Living in Spain and bringing up a Spanglish family during the current 'crisis' and trying various ways to make some 'dinero'. Enjoying life in the sun, crafting and blogging as much as possible.

3 May 2012

Telegraph Article - Wombs with a View

Andalucia's centuries-old rock shelters are now home to modern cave-dwellers, says Peter Upton

12:01AM BST 18 May 2002  (source)

Spain has some impressively grand houses testifying to its colourful history - from Moorish castles and the capital's Habsburg palaces to glorious haciendas and functional fincas.

But there is another type of property - a down-to-earth one, it must be said - that is far older than any of them, and with no less an impressive history.
These are the cave houses of northern Andalucia, the wild and passionate region that gave birth to flamenco. In the north-east of Granada, in the tiny town of Galera, the cave houses - casas-cueva - are still lived in by the tough, pragmatic people who farm the surrounding land, though over recent years many of them have been abandoned as the population has declined. Fifty years ago, there were more than 5,000 people living in Galera's cave dwellings, but now there are only a little over 1,000. It is the same here as in much of the rest of the world, big-city money and glitz lure the young away from the land.
However, Galera has come up with a plan to reverse the population decline, or at least to lessen its impact. For the past few years, refurbished cave houses have been successfully let out as tourist accommodation. Now, the town is going a giant step further. A whole "street" of abandoned cave houses has been taken over, and the properties refurbished and put up for sale to anyone willing to chance their arm at a troglodyte existence.
In an unusual commercial enterprise, the town's tourist authority, Turistas de Galera - yes, in Spain even a town as small as this has its own promotional staff - has gone into partnership with Golden Sands Project, a British estate agency based in Torrevieja, to sell these unique properties. In the first phase, 30 caves are being given the treatment, and six have already been sold. Agent Robin Oakley says: "Interest has been amazing. In addition to the ones sold, another two have been reserved. We are very pleased with the way it is developing."

Once, many thousands of years ago, the cave houses were simply holes excavated with animal bones and crude implements to provide shelter. In time, they became the principal housing in the area because they were cheap and easy to form - the rock is soft, but completely waterproof. Chimneys poke through the rock and, in winter, it is as if the hills and mountains are breathing fire and smoke.
What made the properties comfortable in the past, and attractive today, is their almost constant temperature. On the high plateau, nestled in the triangle formed by the Sierra del Segura in the west, the Sierra de Maria-Los Velez in the east, and southwards by the Sierra de Baza, the temperatures can be extreme. In winter, the thermometer can drop to minus 10 degrees, for the broad valley in which Galera is situated is 3,000 feet metres above sea level. In summer, however, temperatures can reach 40C. But in the cave houses, nature maintains a constant 18C, so that in winter they are pleasantly warm, and need only a log fire to make them cosy, and in the furnace heat of summer they offer instant relief.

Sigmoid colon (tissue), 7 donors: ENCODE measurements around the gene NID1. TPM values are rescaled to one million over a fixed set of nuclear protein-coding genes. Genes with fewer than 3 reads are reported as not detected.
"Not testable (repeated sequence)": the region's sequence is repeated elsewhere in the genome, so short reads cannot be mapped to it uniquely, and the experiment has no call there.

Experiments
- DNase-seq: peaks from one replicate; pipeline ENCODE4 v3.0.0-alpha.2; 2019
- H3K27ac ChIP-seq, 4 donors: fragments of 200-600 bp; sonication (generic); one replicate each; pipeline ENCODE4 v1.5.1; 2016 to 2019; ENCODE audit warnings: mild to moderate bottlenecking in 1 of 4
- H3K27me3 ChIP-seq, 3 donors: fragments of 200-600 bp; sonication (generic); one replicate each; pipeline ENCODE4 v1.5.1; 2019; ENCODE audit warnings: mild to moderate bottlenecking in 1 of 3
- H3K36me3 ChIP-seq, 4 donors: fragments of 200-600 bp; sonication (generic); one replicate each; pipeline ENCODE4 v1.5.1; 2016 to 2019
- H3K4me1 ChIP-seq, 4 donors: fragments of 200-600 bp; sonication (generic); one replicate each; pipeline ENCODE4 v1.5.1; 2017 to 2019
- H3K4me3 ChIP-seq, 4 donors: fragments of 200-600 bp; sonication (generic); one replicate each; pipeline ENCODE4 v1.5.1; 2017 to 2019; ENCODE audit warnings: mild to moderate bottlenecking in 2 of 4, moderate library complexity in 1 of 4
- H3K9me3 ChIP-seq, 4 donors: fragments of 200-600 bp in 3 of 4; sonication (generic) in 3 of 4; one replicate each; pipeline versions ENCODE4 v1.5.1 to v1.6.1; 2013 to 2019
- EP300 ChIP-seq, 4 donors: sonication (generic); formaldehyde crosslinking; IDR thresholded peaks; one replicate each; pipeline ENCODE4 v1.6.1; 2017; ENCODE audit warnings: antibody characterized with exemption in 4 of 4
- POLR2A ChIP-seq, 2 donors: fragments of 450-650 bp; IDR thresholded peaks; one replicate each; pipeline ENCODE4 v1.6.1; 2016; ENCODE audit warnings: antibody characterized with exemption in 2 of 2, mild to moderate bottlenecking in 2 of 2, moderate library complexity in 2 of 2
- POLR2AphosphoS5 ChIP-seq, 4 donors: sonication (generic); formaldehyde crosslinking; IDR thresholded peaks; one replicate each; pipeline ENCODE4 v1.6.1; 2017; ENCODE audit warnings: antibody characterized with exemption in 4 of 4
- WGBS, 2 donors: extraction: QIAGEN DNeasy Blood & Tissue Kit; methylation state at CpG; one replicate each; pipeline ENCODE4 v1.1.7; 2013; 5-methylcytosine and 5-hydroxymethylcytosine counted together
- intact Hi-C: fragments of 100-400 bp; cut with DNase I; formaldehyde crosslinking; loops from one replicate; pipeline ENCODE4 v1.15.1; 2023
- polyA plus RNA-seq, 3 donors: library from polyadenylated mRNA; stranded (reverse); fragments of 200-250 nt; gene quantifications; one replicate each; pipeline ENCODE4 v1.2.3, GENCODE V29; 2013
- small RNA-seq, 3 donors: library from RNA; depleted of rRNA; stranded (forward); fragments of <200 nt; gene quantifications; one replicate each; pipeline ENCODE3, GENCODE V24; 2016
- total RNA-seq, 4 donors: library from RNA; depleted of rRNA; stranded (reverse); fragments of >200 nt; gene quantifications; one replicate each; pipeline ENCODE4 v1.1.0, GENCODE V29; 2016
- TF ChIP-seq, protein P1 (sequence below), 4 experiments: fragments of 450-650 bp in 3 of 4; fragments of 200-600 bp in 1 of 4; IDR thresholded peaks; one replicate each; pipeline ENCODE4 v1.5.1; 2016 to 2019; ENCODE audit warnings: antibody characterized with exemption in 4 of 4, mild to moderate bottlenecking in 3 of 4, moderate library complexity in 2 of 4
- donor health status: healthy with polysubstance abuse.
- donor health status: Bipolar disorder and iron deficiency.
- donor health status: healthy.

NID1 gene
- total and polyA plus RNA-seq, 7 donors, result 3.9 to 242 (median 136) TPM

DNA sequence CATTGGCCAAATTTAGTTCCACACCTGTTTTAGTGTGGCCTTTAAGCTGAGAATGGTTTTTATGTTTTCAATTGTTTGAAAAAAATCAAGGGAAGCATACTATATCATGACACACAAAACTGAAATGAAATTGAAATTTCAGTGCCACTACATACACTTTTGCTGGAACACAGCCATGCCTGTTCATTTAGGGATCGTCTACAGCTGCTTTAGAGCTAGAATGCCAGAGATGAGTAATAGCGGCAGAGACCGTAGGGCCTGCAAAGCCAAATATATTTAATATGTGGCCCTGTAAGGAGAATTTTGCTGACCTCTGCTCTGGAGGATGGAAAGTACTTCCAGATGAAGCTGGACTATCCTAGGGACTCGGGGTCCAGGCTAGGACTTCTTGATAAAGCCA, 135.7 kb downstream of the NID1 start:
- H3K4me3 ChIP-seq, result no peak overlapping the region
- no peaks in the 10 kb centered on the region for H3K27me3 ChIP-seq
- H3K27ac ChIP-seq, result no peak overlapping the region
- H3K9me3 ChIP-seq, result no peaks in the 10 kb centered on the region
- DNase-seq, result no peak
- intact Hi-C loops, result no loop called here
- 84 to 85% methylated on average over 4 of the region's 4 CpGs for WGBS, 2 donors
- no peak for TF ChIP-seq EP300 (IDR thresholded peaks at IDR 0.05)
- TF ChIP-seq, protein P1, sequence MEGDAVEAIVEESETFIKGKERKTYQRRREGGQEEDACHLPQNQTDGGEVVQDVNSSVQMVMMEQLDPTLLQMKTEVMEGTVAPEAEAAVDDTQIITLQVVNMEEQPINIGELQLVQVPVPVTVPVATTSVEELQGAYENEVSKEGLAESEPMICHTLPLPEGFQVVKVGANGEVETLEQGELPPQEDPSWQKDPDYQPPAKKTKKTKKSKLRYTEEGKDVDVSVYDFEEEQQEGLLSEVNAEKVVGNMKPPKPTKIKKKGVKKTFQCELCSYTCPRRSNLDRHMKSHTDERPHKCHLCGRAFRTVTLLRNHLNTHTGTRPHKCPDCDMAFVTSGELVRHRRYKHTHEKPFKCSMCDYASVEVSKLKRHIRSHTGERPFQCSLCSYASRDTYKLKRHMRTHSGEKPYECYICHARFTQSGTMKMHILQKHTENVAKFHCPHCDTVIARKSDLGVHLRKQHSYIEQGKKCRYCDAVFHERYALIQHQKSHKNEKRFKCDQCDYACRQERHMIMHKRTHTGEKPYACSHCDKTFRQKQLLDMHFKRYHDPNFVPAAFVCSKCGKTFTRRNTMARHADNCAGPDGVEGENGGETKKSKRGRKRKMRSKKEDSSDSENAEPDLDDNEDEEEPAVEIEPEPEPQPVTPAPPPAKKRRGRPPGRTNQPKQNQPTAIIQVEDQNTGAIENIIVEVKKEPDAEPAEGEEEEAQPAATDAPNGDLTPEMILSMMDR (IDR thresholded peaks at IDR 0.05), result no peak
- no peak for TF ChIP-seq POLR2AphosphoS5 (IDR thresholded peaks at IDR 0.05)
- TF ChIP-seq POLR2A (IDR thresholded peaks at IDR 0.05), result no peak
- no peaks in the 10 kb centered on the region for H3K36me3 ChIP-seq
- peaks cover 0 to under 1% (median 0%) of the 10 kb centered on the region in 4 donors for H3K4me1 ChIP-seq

The houses might originally have been made in prehistoric times, but there are few reminders of the past in the refurbished dwellings. In all other respects they are completely modern with electricity, water, full drainage, and each has a fireplace. What is delightful is the degree of artistry employed by the local craftsmen to make the exteriors and interiors attractive.

No two properties are the same, but whether they have one, two, three or four bedrooms, they each have a charm that takes the breath away. Kitchens are built into walls, bathrooms and baths made from rock and stone. There are no sharp angles. Everything is curved, rounded, and the bedrooms are almost womb-like.

Obviously, these properties will not be instantly appealing to the vast majority of people planning a new life or a holiday home in southern Spain. Miguel Rodriguez Gomez, who heads Galera's tourist office, and is the force behind the restoration of the cave houses, concedes: "It would take a person with special insight and awareness to come from another country and live here all year round - perhaps an artist or writer, a person who likes to be close to nature - but for someone who wants a different kind of holiday home, well, these houses and the surrounding country are certainly special."
The cave dwellings, which have full Spanish freehold deeds - escrituras - are priced at £28,800 for a one-bedroom house up to £58,300 for a four-bedroom, two-bathroom hill hideaway. And they come furnished: a cooker, fridge, lounge and bedroom furniture, including bed linen, are part of the package.

Apart from the magnificent scenery - golden eagles patrol over mountains where wild boar still roam - an incentive for a prospective purchaser is the opportunity to get some return on the investment through letting. It is not as high as a coastal rental would reward, but, based on a minimum letting period of 100 days a year, the return would be about 5 per cent on capital. All rentals are managed by the tourist authority.

Road communications in the area are excellent (Malaga and Alicante airports are both about two and a half hours' drive away), and, once away from the motorways, there is almost no traffic. In fact, a passing tractor normally constitutes the daily rush.

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